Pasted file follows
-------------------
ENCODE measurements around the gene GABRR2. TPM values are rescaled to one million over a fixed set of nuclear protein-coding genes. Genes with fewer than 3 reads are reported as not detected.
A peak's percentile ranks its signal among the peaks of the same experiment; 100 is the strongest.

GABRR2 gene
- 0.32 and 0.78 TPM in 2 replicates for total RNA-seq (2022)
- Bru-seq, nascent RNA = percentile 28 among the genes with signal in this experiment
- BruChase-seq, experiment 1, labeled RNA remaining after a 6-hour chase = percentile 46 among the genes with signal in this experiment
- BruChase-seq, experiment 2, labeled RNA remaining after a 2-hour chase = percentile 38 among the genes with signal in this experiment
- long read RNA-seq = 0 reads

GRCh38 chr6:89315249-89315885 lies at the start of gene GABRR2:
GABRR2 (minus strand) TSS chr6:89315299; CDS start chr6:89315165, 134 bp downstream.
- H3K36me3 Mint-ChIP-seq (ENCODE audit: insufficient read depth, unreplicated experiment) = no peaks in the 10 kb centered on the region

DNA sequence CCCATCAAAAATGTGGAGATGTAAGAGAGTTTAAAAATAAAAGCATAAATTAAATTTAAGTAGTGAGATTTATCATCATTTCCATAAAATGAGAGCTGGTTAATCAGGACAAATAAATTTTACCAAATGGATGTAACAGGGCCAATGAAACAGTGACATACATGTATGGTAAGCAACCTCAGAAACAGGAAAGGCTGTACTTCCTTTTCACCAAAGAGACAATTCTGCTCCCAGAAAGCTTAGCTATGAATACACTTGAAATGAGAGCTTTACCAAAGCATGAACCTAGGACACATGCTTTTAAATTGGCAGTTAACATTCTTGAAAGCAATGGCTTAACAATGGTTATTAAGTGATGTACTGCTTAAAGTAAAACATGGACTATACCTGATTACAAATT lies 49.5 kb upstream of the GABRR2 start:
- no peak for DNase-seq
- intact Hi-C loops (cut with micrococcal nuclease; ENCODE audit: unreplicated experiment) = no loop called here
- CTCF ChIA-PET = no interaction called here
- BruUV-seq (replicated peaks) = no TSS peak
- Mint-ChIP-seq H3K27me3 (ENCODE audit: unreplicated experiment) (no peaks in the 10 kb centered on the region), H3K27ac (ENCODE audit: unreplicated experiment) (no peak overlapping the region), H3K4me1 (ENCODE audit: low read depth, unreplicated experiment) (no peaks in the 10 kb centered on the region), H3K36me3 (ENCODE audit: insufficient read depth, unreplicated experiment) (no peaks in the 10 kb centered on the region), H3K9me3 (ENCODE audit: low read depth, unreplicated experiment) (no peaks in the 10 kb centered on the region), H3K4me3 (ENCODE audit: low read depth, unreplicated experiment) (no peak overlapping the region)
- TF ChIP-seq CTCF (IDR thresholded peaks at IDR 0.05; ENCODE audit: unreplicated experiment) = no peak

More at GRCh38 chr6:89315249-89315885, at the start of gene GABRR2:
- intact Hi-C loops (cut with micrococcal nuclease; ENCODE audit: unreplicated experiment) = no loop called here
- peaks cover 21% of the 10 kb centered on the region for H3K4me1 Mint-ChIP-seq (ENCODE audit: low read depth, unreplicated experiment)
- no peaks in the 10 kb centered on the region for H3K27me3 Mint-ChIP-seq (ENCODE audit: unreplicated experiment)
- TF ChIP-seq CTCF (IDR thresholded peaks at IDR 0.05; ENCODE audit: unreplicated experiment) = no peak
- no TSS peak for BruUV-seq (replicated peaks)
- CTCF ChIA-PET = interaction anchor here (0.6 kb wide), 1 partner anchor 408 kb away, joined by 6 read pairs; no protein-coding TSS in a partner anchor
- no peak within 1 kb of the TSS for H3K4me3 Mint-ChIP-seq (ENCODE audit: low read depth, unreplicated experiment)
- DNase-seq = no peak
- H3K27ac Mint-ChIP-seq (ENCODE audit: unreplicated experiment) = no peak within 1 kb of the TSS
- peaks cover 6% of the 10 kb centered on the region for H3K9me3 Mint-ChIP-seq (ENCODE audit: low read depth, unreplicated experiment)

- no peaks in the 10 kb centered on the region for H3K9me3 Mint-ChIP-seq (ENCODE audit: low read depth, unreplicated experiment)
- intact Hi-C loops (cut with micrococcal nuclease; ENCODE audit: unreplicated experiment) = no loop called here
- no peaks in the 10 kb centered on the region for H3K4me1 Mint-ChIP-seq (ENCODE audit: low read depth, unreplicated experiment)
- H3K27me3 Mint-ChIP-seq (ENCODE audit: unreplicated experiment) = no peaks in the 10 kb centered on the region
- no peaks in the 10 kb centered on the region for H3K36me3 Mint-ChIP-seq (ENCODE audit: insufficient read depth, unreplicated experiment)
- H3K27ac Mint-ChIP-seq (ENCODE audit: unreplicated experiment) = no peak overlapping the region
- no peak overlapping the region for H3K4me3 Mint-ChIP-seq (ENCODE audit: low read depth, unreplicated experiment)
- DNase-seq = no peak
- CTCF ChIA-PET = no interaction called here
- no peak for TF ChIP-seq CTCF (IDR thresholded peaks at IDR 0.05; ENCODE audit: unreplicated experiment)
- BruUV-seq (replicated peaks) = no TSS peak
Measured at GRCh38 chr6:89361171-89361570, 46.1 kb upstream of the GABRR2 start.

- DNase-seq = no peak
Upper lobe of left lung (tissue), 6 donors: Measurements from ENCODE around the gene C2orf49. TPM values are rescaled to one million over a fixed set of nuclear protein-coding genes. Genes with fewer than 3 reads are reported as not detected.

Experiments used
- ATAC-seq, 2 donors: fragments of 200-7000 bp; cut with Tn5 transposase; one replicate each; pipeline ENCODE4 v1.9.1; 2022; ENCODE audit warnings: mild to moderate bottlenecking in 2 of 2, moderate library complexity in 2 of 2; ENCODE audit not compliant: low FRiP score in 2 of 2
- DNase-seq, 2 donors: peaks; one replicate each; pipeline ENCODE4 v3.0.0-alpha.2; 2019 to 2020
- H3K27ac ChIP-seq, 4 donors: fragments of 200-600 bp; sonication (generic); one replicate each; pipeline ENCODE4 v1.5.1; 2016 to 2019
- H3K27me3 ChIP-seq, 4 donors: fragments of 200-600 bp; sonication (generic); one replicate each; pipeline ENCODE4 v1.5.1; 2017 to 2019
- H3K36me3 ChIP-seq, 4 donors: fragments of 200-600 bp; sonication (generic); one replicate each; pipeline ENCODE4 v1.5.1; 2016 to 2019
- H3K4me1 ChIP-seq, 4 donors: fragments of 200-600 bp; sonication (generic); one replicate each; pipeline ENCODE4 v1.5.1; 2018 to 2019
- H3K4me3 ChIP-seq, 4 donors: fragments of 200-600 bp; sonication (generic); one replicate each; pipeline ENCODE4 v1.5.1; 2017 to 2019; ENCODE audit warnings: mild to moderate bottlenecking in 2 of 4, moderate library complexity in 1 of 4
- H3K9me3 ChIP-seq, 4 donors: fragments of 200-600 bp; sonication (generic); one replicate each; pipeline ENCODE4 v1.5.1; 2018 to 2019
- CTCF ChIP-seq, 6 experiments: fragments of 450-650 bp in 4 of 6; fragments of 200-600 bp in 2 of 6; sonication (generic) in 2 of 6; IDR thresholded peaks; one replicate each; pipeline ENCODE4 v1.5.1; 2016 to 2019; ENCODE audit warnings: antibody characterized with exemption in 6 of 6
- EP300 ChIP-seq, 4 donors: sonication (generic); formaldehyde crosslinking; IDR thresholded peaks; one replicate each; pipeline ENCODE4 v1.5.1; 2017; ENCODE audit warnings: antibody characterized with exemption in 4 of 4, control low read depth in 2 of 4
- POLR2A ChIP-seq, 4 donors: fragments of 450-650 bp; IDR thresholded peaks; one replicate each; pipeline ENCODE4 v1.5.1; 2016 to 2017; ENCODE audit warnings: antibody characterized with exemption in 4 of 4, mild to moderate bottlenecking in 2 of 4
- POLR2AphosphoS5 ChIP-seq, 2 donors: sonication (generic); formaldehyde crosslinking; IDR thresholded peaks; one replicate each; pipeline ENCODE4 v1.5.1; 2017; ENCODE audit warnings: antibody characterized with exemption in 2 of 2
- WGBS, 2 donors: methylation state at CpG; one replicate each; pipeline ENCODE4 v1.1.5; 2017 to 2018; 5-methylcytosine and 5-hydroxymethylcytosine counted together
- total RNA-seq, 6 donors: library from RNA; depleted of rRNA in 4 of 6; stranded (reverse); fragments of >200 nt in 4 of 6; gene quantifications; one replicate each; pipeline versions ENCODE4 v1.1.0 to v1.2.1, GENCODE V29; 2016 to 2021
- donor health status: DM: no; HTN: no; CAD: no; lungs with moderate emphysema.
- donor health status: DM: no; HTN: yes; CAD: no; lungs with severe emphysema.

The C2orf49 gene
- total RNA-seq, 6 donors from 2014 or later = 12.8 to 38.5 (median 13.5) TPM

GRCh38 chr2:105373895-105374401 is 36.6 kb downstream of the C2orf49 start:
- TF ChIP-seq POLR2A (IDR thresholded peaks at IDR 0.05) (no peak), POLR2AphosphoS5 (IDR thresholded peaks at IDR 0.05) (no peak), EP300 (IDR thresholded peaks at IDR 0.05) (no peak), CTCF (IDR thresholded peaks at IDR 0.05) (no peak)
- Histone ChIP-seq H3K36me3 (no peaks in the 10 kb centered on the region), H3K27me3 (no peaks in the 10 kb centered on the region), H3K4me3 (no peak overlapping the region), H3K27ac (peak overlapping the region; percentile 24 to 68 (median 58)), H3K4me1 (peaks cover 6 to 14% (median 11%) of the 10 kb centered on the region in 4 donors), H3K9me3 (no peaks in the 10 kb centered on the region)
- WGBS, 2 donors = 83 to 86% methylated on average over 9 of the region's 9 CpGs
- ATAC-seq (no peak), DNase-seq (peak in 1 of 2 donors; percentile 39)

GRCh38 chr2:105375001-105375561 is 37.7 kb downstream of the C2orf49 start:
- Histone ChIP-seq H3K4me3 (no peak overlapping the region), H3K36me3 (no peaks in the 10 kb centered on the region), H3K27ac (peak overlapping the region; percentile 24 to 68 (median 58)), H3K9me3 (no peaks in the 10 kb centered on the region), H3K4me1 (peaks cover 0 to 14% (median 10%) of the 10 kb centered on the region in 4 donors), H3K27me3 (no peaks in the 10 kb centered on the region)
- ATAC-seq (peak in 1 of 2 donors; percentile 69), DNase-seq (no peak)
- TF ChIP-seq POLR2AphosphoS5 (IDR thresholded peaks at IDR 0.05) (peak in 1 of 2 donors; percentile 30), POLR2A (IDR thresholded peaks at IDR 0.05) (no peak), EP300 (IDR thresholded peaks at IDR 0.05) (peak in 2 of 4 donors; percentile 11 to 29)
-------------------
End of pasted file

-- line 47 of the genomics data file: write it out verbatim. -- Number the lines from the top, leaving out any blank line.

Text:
- H3K27ac ChIP-seq, 4 donors: fragments of 200-600 bp; sonication (generic); one replicate each; pipeline ENCODE4 v1.5.1; 2016 to 2019